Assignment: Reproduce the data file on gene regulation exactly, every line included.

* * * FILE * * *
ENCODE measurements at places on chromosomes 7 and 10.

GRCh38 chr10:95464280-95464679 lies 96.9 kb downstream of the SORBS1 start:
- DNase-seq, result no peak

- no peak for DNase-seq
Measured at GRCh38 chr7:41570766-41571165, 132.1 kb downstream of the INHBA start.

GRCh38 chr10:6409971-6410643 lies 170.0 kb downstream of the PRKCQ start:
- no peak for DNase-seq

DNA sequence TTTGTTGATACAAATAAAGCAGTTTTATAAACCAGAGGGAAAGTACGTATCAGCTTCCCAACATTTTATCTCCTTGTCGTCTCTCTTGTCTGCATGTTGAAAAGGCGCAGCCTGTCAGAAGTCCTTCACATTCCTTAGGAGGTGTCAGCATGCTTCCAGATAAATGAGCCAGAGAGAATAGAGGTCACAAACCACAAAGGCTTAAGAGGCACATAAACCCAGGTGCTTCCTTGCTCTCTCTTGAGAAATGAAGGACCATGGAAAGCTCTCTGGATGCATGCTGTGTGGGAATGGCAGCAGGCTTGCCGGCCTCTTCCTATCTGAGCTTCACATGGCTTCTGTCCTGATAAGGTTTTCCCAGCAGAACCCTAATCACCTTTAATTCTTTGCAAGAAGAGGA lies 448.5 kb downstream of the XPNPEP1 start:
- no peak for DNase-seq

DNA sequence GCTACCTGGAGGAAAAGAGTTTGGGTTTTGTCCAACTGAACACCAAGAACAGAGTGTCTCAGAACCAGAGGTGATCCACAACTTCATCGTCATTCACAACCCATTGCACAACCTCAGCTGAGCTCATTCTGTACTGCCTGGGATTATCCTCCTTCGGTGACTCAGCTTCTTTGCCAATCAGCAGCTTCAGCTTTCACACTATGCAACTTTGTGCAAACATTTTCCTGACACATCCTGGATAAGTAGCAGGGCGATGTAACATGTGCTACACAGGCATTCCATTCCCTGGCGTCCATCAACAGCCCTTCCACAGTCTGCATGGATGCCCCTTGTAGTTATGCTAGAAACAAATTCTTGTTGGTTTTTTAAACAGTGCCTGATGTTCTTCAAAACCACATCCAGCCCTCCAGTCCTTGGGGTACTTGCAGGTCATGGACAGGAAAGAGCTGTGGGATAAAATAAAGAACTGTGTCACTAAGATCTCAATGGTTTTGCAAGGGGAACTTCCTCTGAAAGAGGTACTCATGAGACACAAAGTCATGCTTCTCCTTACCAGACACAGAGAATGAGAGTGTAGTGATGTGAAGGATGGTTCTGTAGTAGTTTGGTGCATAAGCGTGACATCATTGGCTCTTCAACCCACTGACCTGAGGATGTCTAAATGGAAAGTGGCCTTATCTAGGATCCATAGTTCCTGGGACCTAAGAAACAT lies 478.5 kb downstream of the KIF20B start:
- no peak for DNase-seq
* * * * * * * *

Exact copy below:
ENCODE measurements at places on chromosomes 7 and 10.

GRCh38 chr10:95464280-95464679 lies 96.9 kb downstream of the SORBS1 start:
- DNase-seq, result no peak

- no peak for DNase-seq
Measured at GRCh38 chr7:41570766-41571165, 132.1 kb downstream of the INHBA start.

GRCh38 chr10:6409971-6410643 lies 170.0 kb downstream of the PRKCQ start:
- no peak for DNase-seq

DNA sequence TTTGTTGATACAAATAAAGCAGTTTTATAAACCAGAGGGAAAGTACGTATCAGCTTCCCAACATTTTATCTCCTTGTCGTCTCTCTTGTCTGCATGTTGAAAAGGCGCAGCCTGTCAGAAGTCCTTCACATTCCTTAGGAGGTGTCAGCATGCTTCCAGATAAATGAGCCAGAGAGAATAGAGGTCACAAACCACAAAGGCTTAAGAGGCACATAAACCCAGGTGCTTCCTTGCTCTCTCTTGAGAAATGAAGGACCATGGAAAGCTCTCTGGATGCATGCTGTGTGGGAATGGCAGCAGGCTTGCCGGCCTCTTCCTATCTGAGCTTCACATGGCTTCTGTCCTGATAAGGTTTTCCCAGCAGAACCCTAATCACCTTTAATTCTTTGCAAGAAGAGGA lies 448.5 kb downstream of the XPNPEP1 start:
- no peak for DNase-seq

DNA sequence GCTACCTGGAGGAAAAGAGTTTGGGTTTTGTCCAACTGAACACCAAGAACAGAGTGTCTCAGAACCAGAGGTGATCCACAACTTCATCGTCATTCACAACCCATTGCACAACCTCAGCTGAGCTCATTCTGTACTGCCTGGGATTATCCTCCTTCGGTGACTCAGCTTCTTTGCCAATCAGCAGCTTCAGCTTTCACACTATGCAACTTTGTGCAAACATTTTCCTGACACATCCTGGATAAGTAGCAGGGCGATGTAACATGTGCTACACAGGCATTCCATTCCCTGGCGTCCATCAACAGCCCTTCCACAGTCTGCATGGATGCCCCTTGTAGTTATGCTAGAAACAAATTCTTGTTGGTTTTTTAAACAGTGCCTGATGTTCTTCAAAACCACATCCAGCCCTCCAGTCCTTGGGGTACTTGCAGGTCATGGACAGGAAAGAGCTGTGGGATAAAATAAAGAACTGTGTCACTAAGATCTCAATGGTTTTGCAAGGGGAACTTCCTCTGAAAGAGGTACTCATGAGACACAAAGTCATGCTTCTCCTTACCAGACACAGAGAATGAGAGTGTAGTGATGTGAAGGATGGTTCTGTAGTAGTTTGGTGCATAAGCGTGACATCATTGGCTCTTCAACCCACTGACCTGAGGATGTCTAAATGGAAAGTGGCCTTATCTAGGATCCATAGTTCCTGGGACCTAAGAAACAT lies 478.5 kb downstream of the KIF20B start:
- no peak for DNase-seq